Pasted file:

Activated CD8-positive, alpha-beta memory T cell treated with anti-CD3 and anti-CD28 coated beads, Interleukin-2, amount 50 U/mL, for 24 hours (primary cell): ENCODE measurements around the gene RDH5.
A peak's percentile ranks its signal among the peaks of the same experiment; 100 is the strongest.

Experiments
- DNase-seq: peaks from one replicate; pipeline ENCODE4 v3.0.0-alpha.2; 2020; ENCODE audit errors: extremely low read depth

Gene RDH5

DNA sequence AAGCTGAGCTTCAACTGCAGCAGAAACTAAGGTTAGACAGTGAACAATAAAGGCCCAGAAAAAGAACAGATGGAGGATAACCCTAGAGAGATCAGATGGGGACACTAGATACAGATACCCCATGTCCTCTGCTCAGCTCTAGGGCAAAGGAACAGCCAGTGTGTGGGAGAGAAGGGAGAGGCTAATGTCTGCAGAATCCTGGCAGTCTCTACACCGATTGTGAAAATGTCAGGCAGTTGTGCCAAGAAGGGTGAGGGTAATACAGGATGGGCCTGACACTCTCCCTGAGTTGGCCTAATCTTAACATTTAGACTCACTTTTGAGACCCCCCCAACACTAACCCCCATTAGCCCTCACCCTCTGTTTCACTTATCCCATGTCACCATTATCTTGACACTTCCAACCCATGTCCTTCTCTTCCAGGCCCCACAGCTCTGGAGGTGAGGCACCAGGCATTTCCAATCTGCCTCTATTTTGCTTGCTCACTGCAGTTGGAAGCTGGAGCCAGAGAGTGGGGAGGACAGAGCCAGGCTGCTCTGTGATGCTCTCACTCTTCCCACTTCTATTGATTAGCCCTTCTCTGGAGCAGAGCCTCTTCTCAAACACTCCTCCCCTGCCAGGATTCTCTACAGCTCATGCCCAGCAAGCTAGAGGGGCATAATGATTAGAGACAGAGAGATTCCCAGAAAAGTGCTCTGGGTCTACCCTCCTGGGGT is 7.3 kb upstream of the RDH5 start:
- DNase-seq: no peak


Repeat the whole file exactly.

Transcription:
Activated CD8-positive, alpha-beta memory T cell treated with anti-CD3 and anti-CD28 coated beads, Interleukin-2, amount 50 U/mL, for 24 hours (primary cell): ENCODE measurements around the gene RDH5.
A peak's percentile ranks its signal among the peaks of the same experiment; 100 is the strongest.

Experiments
- DNase-seq: peaks from one replicate; pipeline ENCODE4 v3.0.0-alpha.2; 2020; ENCODE audit errors: extremely low read depth

Gene RDH5

DNA sequence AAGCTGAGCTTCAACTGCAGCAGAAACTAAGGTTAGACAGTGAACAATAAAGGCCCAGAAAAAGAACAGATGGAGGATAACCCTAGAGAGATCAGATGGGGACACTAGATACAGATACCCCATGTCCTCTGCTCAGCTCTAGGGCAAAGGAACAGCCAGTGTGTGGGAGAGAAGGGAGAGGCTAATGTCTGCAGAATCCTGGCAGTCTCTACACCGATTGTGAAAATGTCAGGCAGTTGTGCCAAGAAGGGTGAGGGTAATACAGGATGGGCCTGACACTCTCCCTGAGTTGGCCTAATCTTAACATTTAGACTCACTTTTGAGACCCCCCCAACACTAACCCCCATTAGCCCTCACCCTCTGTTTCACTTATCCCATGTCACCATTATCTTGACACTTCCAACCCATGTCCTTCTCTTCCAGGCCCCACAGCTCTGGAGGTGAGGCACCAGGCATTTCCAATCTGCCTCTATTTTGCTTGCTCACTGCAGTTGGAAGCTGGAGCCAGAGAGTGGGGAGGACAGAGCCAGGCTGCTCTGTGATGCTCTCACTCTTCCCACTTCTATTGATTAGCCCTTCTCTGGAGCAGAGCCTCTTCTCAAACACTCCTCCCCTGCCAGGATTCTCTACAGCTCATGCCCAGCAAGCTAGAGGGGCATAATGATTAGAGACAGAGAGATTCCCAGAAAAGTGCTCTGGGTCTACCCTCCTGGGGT is 7.3 kb upstream of the RDH5 start:
- DNase-seq: no peak